In the global semiconductor industry, not many think of Sony as a company with fast growth potential.
In a dismal 2012 global chip market whose overall revenues fell in a year by $7 billion, Dale Ford, IHS analyst, said Qualcomm Inc. is “standing out,” with a double-digit sales increase that will make it the world’s third-largest chip maker this year. Of course, this was predictable, with Qualcomm’s cellular chip ubiquitous in the growing smartphone market, including Apple’s iPhone 5.
The surprise, however, was that Sony posted the next best growth among the top 20 suppliers, according to IHS.
Driving Sony’s semiconductor business growth is none other than its image sensor business. According to Ford, Sony’s image sensor revenue accounts for nearly 60 percent of its semiconductor takings, which are expected to expand by 48 percent.
Indeed, the global image sensor market isn’t doing badly, either, since it is “expected to grow 19 percent in 2012, with the CMOS image sensor sector marking a revenue expansion of 31.8 percent,” said Ford. “Even more amazing is,” added Ford, “Sony’s CMOS image sensor revenues are forecast to more than double.”
Given that both Samsung and Apple use Sony’s image sensors in their flagship smartphones, Sony has reason to brag, and should be additionally noted for its continued efforts to develop more innovative image sensors.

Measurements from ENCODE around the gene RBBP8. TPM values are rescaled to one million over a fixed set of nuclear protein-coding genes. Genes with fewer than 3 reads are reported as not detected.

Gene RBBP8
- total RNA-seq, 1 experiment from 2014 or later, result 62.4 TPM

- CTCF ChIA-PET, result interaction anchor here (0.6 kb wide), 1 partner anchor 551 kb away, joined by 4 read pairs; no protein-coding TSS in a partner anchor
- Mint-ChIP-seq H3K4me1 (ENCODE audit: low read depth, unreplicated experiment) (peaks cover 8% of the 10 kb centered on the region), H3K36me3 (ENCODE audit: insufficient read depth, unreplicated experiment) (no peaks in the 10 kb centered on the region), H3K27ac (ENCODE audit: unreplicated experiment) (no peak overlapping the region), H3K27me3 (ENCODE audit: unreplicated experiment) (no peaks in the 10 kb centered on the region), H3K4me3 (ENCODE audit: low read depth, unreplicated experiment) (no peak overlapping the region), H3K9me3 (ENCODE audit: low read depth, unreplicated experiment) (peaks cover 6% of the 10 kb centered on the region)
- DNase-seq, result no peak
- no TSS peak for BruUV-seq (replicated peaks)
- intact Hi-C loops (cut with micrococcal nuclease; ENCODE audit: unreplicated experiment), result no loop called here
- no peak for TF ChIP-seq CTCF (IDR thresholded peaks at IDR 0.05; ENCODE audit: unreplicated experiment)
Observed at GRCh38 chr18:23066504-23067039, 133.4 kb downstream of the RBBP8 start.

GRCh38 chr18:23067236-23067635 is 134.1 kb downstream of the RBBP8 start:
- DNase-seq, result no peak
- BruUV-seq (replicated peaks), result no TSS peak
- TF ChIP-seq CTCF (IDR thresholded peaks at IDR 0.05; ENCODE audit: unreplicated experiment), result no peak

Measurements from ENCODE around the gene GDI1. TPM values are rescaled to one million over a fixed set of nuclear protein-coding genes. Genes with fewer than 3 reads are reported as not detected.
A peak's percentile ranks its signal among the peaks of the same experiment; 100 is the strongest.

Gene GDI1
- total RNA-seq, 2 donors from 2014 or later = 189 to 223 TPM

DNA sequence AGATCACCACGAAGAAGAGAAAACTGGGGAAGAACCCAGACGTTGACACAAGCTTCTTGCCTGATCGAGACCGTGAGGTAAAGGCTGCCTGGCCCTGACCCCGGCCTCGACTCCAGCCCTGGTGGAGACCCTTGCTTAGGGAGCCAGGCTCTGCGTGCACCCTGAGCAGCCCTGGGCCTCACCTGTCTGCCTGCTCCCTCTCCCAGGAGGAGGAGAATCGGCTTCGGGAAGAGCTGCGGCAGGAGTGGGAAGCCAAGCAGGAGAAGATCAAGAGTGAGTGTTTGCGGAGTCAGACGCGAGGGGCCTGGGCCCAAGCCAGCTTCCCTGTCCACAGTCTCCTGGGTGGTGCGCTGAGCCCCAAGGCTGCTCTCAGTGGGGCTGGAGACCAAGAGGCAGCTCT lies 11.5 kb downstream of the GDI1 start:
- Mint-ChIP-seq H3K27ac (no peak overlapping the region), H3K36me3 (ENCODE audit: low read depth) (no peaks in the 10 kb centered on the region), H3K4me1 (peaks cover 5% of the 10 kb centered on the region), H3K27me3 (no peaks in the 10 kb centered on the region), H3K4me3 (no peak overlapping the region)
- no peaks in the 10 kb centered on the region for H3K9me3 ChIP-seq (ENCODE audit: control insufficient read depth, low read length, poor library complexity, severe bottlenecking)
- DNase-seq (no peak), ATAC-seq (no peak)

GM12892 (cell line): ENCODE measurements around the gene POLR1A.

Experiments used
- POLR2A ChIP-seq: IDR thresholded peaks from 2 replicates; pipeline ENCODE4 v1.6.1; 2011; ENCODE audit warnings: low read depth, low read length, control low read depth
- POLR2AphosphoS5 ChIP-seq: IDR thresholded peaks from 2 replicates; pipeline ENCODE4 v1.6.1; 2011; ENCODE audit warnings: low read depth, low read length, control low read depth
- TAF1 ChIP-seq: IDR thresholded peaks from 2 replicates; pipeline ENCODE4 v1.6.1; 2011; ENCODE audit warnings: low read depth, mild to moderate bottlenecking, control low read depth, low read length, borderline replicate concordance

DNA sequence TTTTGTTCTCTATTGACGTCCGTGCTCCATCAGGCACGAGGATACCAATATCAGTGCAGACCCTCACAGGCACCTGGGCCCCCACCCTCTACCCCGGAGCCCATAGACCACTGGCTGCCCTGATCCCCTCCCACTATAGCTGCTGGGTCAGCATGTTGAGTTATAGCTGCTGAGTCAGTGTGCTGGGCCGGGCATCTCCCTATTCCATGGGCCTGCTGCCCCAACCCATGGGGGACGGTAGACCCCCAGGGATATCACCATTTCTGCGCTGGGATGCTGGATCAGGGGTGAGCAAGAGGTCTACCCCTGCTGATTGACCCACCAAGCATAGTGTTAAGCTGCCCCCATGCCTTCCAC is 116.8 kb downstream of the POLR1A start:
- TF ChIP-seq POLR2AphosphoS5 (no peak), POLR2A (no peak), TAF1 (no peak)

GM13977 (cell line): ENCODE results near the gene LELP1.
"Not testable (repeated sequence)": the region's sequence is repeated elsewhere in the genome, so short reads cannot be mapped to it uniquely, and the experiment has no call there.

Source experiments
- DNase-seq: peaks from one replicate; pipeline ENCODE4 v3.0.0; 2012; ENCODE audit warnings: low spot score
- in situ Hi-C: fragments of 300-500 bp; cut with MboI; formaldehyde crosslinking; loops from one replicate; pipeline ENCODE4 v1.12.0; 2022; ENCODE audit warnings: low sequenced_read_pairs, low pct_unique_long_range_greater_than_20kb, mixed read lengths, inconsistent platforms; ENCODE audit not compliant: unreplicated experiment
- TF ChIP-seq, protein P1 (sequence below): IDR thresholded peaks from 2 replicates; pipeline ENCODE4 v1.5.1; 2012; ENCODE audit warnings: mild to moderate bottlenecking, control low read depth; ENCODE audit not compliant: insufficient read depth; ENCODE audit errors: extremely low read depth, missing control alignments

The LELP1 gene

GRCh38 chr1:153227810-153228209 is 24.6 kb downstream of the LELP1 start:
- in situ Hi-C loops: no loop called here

Sony last year introduced what the company claims as the world’s first stacked CMOS image sensor, in which image sensor and circuit are mounted on top of one another, rather than side-by side across a supporting substrate. The structure reduces millimeters from its body, and it also offers high dynamic range (HDR) function. HDR enables two exposure conditions to be configured within a single screen when shooting, and seamlessly performs appropriate image processing to generate optimal images with a wide dynamic range and brilliant colors, even when pictures are taken against bright light, according to Sony.
With a fresh $994 million investment into Sony’s Nagasaki Technology Center, the home of its stacked CMOS image sensors, Sony has plans to increase total production capacity to 60,000 wafers per month by the end of September.